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The Chinese Communist party has launched a nationwide survey to ascertain how many of its members have committed suicide since President Xi Jinping unveiled an anti-corruption campaign two years ago.
The crackdown has so far led to warnings or disciplinary action for about a quarter of a million cadres but it has also been accompanied by a sharp rise in suicides among officials, according to numerous Chinese media reports.
In recent days the party has sent out a questionnaire to officials across the country asking them to identify the number and details of "unnatural deaths", including suicides, of party members since December 2012.
That is when President Xi launched the graft clean-up that has become his most prominent policy since he took power in November that year.
As well as hundreds of thousands of "flies", as party rhetoric describes low-level officials, Mr Xi's anti-corruption drive has also netted dozens of high-ranking "tigers", including the former head of China's domestic security services, Zhou Yongkang, and former vice-chairman of the Chinese military, Xu Caihou.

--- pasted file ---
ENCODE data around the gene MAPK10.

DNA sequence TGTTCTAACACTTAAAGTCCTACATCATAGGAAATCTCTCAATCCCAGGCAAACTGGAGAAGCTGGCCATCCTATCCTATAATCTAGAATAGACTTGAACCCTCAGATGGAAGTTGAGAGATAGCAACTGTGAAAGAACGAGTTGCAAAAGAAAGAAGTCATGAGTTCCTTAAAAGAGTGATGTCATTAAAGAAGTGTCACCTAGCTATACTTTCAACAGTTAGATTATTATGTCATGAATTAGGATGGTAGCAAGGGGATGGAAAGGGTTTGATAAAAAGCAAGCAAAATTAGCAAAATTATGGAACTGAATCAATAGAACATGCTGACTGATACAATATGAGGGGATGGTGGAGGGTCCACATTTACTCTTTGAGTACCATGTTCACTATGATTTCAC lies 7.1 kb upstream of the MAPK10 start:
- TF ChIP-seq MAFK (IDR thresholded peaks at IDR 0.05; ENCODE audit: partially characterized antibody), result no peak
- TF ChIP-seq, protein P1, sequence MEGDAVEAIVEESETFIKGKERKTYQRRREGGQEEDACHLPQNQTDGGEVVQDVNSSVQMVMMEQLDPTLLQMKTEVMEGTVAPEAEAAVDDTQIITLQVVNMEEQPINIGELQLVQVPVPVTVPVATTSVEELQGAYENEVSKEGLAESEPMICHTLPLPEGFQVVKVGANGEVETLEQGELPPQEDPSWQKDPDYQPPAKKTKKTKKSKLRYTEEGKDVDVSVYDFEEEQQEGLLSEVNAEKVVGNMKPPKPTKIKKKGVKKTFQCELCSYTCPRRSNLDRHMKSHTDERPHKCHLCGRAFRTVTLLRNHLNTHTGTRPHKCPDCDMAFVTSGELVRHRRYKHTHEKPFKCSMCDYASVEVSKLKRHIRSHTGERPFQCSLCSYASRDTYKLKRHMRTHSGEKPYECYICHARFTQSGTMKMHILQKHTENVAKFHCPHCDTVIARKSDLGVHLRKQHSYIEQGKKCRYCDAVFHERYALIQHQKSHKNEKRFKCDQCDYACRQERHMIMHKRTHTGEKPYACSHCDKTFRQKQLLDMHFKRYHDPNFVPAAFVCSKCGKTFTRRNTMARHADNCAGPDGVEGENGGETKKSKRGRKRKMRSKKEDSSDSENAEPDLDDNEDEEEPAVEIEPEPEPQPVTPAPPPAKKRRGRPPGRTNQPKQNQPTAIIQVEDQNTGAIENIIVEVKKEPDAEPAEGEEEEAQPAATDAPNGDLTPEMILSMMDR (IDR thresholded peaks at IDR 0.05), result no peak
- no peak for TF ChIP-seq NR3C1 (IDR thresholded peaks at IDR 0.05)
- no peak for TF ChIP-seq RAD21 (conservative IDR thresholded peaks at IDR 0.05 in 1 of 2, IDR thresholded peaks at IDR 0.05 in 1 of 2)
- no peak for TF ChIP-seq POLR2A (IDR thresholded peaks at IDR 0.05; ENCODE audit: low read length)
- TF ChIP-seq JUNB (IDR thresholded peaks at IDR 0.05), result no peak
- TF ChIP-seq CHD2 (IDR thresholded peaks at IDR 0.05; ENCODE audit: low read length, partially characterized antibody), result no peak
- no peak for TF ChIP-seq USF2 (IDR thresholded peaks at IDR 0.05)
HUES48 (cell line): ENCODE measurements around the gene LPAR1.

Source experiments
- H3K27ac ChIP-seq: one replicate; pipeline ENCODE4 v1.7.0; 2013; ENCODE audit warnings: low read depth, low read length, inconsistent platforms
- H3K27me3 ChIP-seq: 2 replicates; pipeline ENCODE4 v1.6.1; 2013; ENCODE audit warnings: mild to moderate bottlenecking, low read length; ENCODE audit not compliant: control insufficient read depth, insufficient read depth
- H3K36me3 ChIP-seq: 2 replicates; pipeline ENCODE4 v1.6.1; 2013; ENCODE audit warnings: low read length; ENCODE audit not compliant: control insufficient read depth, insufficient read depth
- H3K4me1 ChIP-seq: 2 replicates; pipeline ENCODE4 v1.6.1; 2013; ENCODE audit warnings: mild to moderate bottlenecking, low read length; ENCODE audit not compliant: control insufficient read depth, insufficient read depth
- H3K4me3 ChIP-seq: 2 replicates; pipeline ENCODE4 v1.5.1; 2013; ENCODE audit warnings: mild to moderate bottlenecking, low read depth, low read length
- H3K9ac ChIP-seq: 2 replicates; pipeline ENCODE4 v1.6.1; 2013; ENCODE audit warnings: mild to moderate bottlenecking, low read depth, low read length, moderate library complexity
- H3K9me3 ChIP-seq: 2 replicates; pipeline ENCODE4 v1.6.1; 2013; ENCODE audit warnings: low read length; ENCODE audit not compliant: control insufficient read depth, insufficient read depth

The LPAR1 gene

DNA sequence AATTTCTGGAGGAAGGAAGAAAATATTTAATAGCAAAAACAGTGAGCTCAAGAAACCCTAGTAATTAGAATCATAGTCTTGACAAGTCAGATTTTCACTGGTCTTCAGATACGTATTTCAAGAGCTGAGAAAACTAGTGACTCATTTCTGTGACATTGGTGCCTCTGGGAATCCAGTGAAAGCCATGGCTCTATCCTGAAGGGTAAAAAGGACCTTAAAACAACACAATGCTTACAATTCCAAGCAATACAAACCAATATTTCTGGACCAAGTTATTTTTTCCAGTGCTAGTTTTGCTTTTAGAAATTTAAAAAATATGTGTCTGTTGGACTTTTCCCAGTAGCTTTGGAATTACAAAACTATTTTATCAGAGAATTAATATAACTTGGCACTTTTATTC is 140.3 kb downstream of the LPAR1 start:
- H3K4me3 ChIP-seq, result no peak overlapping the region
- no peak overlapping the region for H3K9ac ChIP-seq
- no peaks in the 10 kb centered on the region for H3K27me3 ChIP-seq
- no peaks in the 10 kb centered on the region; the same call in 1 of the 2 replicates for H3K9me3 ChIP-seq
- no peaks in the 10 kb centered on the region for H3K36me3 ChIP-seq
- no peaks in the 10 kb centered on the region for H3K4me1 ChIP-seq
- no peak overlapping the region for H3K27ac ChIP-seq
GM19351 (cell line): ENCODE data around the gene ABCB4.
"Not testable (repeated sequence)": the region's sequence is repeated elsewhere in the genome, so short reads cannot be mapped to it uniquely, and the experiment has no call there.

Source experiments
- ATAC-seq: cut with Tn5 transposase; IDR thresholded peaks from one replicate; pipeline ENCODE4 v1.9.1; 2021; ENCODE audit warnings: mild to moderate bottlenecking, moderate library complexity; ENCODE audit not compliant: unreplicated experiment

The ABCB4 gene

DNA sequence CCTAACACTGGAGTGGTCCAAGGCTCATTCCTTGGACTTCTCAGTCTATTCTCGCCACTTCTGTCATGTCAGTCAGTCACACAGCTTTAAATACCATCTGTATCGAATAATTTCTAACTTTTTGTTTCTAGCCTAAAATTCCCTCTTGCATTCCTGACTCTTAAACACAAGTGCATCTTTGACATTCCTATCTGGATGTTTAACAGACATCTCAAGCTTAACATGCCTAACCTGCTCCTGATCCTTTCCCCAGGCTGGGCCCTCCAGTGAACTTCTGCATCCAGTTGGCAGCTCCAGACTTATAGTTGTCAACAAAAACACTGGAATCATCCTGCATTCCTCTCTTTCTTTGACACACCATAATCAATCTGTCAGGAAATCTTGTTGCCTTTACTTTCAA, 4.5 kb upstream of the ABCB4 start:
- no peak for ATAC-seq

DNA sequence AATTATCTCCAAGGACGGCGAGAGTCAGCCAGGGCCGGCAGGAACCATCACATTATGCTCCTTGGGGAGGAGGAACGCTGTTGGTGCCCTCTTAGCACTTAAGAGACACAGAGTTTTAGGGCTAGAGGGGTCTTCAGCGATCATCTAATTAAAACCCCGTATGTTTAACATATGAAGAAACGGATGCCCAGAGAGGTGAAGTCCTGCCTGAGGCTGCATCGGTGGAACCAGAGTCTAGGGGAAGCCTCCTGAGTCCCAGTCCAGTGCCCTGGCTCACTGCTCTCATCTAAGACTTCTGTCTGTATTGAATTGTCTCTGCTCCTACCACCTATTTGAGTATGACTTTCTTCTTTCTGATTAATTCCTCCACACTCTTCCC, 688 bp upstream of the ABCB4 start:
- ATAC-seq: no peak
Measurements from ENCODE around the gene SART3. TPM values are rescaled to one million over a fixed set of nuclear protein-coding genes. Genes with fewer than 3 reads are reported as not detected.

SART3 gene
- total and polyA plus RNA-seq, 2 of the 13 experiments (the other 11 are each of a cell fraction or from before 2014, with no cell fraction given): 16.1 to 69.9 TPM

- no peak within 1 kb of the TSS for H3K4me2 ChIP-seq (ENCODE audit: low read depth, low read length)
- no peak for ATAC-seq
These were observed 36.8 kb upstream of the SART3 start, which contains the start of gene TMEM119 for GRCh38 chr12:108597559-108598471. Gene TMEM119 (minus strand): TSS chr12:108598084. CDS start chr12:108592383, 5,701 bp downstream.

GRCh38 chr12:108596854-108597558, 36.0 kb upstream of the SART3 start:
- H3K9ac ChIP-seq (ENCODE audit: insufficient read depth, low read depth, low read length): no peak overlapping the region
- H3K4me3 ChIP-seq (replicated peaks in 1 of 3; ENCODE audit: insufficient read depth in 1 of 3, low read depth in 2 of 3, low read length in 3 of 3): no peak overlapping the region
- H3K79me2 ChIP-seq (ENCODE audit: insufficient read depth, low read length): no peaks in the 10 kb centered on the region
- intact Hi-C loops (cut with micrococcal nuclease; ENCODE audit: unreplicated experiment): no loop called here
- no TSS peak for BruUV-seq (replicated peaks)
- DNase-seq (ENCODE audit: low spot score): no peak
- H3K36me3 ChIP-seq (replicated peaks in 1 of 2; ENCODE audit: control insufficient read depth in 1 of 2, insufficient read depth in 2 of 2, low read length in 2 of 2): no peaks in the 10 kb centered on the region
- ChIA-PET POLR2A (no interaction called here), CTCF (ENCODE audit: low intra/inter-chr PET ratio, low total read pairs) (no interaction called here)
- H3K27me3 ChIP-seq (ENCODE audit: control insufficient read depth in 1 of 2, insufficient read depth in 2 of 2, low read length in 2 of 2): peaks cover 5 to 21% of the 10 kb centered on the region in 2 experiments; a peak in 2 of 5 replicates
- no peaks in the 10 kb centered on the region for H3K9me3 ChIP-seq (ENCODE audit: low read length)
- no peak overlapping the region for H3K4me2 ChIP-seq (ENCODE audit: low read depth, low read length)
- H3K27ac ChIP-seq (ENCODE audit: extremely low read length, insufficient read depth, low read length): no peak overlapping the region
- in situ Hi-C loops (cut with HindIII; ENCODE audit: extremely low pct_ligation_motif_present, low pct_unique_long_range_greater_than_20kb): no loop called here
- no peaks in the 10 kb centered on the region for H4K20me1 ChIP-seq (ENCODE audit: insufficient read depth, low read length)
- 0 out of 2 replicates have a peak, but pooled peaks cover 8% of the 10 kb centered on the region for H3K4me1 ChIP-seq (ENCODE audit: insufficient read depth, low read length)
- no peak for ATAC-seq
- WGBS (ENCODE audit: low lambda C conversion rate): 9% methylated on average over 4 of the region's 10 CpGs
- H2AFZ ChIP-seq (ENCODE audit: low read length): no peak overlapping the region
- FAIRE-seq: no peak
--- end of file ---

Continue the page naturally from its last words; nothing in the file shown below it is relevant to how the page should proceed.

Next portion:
China's state-controlled media have published several articles vilifying allegedly corrupt officials for killing themselves while under investigation but for family members and associates of these officials suicide is often considered the most honorable course of action.
That is because their death will bring about the end of any investigation into their alleged corruption, protecting any accomplices or associates and allowing their families to keep their assets, ill-gotten or otherwise.
Officials found guilty of corruption are not only handed lengthy prison sentences or even the death penalty; they and their families are invariably stripped of generous state pensions and all their assets.
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Children of disgraced officials are also sometimes forced to leave prestigious schools or high-profile jobs.
China's main anti-corruption body, the Central Commission for Discipline and Inspection, is in effect an extralegal entity with enormous powers to detain indefinitely and "discipline" any of the country's 87 million party members.
Legal scholars, family members and rights activists in China have raised serious concerns about the prevalence of torture in CCDI investigations and several of the "suicides" reported in the past two years are believed to be cover-ups of deaths that happened during torture sessions.
In the latest survey, party officials are asked to fill in forms specifying key details of "unnatural deaths", with extra information required if the death is recognized as suicide.
The form lists causes of death including jumping under a train, jumping from a building, hanging, drowning or wrist-slashing. It also requires information on the "cause of suicide", listing psychological disorders, work pressure, family disputes and involvement in illegal activity.
If a suicide took place during an anti-graft probe, officials are asked to say who the main target of the investigation was.